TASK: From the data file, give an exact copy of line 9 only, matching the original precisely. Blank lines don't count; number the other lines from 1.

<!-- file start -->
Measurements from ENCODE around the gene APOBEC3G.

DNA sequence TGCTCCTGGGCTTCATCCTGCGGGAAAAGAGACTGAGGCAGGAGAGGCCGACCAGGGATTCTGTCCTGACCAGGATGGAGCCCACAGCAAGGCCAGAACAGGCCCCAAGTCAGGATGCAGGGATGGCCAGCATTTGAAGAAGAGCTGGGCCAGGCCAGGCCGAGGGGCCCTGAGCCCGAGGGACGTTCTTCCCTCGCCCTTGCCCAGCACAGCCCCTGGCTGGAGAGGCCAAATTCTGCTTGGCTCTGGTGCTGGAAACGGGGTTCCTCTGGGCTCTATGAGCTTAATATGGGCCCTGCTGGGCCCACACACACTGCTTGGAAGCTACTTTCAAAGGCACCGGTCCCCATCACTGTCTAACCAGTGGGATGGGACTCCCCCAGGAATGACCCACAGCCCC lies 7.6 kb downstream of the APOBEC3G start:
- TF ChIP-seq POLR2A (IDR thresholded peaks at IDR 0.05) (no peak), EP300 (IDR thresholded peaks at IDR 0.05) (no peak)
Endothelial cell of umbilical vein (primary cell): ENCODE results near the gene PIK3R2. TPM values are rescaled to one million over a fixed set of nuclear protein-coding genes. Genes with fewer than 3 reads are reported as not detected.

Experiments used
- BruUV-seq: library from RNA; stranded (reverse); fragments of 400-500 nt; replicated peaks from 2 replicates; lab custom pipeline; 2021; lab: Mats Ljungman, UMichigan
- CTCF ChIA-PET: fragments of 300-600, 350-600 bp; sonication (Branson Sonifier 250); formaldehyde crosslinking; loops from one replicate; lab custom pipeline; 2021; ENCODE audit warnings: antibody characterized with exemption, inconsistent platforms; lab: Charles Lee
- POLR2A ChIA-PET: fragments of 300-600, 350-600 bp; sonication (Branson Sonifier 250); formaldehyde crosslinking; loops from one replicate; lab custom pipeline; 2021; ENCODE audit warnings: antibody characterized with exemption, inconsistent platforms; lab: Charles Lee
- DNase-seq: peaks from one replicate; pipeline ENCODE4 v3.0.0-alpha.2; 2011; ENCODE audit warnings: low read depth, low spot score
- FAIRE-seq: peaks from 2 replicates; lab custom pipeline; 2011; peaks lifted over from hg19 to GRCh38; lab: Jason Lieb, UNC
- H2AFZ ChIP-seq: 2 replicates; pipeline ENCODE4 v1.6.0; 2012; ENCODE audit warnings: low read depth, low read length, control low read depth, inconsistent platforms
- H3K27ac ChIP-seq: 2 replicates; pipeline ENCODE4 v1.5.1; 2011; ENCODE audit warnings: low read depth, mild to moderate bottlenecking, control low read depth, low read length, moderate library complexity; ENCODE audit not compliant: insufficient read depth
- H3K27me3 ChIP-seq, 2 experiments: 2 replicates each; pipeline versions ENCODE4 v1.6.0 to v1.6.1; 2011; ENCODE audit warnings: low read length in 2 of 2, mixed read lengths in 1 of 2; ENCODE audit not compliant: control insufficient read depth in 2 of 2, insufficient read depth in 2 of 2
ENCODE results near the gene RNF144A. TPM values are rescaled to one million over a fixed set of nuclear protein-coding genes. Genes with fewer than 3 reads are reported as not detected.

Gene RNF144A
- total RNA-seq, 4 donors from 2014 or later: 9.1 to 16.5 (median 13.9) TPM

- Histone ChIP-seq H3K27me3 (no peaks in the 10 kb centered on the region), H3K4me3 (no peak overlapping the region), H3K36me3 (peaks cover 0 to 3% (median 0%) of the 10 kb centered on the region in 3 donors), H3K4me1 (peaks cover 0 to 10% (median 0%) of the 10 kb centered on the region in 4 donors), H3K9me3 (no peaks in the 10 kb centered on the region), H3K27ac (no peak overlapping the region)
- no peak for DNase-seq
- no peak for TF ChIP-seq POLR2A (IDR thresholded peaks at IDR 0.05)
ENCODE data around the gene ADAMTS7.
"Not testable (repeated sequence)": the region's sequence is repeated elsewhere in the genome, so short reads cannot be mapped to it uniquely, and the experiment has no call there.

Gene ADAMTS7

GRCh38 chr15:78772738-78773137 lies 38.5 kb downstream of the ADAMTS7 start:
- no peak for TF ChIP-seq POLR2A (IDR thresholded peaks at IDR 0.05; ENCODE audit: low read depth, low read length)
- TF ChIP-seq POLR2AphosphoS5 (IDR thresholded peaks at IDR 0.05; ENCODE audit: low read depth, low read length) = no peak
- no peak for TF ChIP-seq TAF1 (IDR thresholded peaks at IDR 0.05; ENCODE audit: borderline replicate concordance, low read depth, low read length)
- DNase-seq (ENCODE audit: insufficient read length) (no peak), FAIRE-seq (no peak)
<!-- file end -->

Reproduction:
- DNase-seq: peaks from one replicate; pipeline ENCODE4 v3.0.0-alpha.2; 2011; ENCODE audit warnings: low read depth, low spot score